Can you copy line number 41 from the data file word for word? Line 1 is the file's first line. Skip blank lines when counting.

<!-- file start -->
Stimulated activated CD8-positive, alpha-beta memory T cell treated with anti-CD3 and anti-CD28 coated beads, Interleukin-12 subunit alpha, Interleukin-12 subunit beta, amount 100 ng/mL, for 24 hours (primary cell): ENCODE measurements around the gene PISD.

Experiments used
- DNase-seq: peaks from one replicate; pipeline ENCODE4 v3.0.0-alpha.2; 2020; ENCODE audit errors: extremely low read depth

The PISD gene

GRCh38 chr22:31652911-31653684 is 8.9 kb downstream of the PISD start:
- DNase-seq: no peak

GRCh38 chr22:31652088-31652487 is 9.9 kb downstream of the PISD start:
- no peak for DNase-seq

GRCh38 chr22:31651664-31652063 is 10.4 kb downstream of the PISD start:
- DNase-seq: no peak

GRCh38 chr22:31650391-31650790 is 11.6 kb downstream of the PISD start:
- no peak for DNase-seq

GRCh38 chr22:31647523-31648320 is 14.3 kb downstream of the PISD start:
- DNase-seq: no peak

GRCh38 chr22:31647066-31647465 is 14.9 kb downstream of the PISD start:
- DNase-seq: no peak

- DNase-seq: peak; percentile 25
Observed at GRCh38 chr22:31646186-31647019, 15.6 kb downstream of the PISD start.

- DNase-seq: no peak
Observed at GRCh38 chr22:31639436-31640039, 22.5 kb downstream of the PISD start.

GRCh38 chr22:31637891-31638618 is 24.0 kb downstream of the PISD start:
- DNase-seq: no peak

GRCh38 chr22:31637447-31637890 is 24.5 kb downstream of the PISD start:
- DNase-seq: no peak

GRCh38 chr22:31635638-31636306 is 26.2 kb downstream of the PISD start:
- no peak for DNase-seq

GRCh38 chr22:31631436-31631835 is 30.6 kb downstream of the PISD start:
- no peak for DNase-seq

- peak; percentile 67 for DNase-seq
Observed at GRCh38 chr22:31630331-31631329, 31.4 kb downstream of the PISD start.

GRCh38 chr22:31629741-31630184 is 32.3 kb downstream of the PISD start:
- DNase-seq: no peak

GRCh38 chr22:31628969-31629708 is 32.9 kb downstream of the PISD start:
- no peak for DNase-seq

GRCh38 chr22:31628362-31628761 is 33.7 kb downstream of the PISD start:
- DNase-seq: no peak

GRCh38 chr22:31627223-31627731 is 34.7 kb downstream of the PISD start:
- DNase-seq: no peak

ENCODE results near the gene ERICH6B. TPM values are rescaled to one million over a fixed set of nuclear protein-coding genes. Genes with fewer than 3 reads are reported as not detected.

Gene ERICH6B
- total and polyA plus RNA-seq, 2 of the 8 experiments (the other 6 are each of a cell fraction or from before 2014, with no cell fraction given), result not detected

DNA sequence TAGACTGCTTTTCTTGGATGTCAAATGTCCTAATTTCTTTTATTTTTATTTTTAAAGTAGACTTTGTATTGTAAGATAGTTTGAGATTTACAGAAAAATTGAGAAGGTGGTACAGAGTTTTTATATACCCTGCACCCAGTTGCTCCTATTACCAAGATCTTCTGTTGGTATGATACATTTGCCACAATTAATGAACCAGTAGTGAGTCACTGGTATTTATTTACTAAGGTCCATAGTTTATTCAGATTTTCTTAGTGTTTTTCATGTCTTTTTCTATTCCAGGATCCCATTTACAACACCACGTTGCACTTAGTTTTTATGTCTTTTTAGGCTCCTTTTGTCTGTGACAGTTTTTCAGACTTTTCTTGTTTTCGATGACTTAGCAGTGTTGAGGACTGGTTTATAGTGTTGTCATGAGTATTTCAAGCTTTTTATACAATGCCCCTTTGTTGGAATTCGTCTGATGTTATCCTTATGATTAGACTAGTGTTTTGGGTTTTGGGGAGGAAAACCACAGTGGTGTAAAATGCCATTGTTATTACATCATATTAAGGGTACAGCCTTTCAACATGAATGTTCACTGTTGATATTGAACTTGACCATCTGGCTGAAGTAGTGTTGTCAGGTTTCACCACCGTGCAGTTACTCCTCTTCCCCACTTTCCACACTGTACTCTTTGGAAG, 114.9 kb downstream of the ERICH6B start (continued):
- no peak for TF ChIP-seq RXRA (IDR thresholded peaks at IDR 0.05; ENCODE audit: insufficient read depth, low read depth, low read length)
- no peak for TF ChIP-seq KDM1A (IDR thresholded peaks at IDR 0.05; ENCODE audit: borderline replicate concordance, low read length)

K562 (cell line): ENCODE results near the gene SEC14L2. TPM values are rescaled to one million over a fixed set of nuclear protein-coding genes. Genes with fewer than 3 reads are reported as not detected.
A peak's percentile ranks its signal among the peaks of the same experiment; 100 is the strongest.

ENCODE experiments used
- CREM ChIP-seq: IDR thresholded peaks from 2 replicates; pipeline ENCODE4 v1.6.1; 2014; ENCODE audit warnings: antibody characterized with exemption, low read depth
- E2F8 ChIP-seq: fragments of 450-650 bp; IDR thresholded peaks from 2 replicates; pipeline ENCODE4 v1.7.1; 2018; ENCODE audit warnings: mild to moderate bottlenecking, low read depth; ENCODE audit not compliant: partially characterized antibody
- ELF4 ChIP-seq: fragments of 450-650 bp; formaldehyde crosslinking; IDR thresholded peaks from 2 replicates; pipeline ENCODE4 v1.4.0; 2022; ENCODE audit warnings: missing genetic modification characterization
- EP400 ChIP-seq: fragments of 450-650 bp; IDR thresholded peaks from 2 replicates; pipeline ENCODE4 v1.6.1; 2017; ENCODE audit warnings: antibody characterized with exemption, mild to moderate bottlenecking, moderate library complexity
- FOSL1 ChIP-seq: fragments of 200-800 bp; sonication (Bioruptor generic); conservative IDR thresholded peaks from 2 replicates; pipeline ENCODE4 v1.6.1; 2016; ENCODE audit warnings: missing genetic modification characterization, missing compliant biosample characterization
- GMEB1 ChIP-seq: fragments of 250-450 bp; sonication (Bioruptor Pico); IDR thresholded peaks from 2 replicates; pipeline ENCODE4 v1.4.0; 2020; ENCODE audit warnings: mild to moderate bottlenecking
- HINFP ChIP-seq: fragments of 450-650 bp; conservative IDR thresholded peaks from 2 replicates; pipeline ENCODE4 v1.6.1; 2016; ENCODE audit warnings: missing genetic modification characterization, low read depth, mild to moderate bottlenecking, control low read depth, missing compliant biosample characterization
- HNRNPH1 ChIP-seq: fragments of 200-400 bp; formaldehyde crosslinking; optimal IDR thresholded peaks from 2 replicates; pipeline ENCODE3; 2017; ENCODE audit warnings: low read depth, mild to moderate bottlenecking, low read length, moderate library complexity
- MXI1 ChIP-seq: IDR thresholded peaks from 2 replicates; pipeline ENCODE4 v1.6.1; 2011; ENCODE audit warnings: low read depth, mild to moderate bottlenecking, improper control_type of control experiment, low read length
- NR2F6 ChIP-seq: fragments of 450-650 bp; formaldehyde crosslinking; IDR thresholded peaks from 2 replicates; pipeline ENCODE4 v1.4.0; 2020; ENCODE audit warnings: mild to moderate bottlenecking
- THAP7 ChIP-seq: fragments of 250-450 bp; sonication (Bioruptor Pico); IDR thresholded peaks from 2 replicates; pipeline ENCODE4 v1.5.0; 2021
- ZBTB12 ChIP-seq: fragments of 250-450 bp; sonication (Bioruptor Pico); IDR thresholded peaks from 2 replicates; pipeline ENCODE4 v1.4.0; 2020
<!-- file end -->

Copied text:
- total and polyA plus RNA-seq, 2 of the 8 experiments (the other 6 are each of a cell fraction or from before 2014, with no cell fraction given), result not detected